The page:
Don't Look BackJune 3, 2009
A psychodrama about a photographer whose pictures tell a different story to that of her perception.
Release Year: 2009
Rating: 5.9/10 (2,782 voted)
Marina de Van
Stars: Sophie Marceau, Monica Bellucci, Andrea Di Stefano
Jeanne a writer, married, with two children – starts to see unsettling changes in her home. Her body is beginning to change. No one around her seems to notice. Her family dismisses these fears as the result of the stress of having to finish her next book, but Jeanne realizes that something far deeper, far more disturbing is taking place. A photograph at her mother's house sends her in search of a woman in Italy. Here, transformed into another woman, RosaMaria, she will discover the strange secret of her true identity.
Writers: Marina de Van, Marina de Van
Andrea Di Stefano
Enfant brune 11 ans
Enfant blonde 9 ans
Adrien de Van
Nania 2 jeune
Thomas De Araujo
Jérémie 8 ans
(as Thomas de Araujo)
Release Date: 3 June 2009
Filming Locations: Lecce, Apulia, Italy
Box Office Details
A Nutshell Review: Don't Look Back
Selected for competition in Cannes this year and the closing film at
Singapore's French Film Festival, Don't Look Back is a rather
straight-forward psychological drama starring two European actresses
who would need no introduction in Monica Bellucci and Sophie Marceau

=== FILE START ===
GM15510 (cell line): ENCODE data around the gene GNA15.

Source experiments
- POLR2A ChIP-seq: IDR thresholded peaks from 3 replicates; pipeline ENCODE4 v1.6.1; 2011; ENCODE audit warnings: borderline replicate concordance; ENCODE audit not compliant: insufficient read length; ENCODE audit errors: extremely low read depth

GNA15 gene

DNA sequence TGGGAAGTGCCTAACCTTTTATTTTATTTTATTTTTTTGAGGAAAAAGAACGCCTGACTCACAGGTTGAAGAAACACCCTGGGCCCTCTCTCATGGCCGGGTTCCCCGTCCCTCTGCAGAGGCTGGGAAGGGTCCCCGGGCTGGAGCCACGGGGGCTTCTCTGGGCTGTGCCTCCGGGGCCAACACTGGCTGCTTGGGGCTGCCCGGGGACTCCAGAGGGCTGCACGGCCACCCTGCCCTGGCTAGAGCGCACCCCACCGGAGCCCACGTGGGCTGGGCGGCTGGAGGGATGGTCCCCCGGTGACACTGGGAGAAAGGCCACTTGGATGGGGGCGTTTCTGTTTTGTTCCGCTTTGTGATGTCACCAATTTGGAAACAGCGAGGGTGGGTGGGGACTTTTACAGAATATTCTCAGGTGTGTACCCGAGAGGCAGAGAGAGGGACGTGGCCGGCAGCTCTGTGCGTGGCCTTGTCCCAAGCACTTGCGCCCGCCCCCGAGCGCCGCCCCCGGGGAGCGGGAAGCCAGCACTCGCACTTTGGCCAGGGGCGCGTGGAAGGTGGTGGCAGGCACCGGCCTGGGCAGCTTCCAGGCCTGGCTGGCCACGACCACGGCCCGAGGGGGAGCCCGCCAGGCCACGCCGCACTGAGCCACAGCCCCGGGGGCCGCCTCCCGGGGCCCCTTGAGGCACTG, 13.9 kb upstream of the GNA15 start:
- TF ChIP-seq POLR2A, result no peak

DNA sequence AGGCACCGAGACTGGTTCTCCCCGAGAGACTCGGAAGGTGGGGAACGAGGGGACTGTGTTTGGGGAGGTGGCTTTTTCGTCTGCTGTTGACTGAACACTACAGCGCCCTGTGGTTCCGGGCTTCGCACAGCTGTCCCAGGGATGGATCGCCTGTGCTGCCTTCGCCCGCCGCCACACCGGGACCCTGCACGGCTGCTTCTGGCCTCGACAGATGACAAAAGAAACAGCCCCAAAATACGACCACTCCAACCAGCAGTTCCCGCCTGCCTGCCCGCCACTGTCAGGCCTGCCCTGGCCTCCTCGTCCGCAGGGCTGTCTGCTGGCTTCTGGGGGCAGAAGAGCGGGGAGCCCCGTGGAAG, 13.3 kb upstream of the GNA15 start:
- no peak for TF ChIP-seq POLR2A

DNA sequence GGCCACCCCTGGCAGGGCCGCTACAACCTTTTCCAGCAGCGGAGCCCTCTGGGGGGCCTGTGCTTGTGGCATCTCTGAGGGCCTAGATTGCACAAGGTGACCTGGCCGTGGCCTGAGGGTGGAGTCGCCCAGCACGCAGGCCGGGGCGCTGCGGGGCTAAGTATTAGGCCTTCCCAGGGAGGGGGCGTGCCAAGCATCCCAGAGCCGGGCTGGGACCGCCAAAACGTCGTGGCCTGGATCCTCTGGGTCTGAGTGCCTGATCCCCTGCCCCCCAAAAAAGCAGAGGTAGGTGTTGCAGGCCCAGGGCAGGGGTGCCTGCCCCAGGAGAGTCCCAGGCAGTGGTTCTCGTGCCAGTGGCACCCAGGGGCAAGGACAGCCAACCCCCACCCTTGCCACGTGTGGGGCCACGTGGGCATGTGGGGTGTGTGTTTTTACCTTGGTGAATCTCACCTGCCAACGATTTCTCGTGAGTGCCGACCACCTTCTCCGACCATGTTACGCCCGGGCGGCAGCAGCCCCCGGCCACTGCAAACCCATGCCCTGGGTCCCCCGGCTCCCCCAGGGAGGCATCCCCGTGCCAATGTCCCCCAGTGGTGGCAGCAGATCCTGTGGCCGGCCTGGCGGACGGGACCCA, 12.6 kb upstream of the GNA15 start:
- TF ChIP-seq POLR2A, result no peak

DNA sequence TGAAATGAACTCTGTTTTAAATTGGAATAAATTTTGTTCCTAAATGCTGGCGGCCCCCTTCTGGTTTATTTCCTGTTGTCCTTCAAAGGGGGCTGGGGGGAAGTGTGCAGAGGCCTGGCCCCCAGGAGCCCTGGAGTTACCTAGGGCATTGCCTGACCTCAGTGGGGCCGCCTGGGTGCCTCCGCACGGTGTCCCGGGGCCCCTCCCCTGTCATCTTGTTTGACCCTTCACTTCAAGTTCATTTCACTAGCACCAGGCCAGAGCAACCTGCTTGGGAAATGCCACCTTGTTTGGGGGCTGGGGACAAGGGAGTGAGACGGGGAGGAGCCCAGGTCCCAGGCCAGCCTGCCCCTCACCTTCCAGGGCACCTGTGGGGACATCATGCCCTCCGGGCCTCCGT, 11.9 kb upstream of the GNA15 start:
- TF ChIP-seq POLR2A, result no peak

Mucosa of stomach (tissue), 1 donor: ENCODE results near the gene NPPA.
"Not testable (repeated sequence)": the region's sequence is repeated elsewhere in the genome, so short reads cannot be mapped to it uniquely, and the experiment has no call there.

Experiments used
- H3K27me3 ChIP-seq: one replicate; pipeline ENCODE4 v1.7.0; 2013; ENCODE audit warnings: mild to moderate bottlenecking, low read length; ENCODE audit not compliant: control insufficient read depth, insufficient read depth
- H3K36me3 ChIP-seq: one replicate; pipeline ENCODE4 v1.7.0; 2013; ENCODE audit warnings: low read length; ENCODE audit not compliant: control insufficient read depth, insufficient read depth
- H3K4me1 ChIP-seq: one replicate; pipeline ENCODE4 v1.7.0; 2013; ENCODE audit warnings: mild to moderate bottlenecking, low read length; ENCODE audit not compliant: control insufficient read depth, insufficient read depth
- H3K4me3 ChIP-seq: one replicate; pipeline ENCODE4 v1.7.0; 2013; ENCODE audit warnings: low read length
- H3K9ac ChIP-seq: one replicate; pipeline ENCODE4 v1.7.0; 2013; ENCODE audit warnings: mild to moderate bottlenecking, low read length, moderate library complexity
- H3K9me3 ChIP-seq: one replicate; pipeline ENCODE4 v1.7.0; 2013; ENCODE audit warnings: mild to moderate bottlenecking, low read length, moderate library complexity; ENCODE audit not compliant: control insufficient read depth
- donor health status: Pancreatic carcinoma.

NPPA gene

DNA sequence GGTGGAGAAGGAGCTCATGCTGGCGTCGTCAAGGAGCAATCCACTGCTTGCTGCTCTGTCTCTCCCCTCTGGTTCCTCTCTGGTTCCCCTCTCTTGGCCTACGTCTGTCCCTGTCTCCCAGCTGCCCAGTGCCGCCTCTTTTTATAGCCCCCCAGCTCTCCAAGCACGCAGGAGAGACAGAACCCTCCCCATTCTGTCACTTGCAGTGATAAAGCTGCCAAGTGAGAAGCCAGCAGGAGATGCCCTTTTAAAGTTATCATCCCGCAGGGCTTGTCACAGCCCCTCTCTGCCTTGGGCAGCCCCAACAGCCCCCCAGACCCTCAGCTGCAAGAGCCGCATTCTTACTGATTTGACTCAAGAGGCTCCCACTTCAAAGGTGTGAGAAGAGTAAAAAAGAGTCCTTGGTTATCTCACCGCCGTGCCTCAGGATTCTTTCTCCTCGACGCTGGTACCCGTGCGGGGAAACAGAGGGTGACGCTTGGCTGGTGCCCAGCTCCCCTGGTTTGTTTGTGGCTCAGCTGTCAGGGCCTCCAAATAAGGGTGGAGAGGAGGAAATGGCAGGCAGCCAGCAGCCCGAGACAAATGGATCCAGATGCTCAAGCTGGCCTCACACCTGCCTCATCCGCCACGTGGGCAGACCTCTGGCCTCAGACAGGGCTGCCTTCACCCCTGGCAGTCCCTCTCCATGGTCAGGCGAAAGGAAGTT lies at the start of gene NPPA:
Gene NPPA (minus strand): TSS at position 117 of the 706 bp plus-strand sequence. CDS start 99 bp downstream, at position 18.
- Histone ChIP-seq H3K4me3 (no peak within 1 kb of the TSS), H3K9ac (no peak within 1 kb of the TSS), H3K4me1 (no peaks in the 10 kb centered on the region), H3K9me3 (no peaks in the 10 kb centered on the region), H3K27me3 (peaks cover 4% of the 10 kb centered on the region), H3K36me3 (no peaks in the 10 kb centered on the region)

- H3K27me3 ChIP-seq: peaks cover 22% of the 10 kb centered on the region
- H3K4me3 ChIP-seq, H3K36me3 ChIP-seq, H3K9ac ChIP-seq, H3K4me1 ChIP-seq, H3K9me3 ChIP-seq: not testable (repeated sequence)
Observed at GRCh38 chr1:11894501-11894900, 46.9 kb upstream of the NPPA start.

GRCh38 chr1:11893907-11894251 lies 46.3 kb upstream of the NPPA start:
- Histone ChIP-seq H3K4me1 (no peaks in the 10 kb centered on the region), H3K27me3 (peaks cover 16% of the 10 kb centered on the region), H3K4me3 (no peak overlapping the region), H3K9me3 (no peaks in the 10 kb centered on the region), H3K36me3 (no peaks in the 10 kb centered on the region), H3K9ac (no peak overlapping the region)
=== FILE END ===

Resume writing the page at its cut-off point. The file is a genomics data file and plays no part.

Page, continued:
playing the same role of Jeanne, or so it seems.
We're introduced to Sophie's version first, where she's attempting to
write a novel after a series of successful non-fiction works, for the
sole reason of revisiting her much forgotten, and likely repressed
past. Despite her publisher's persuasion to abandon the idea because
it's only to dig up some skeletons best left hidden, she forges forward
and bit by bit discovers that she's starting to lose her mind, where
furniture starts to be in places she no longer remembers, and family
members start to look physically different, which of course is enough
for anyone to freak out. And the icing of the cake, she morphs from
French looking Sophie Marceau, to the Italian babe Monica Bellucci.
Which is not a bad thing of course, considering one can morph into
somebody less attractive or endowed even.
In the meantime, we're left to wonder if Jeanne (in whichever version)
is starting to lose it, whether it could be an extreme and early onset
of the Alzheimer's, as roads become unrecognizable, husbands become
someone else, and scars disappear and reappear. It's an extreme case of
severe identity crisis where one is thankful that it doesn't take the
cop-out route and make everyone wake up from a bad nightmare.
It's an extremely well made psychological piece which explores the fear
that comes with losing the things that we hold dear, and also the
uncomfortable sense of being outside an established comfort zone,
journeying into the big unknown, deducing what actually is happening,
despite not knowing where to start, and the developing suspicion that
everyone is in on the joke, except for yourself.
It's tough to compare who was the better Jeanne, because Sophie
disappears for the most part from the second act onwards. Screen time
shared by both actresses in the same frame is extremely limited as
well, so we'd only get to savour one sold performance after another,
turn-based. There's a proper explanation to everything that's
happening, though one has to be patient in order to allow the narrative
to reveal itself in due course. So meanwhile, accept what's presented,
and try to piece together the jigsaw yourself.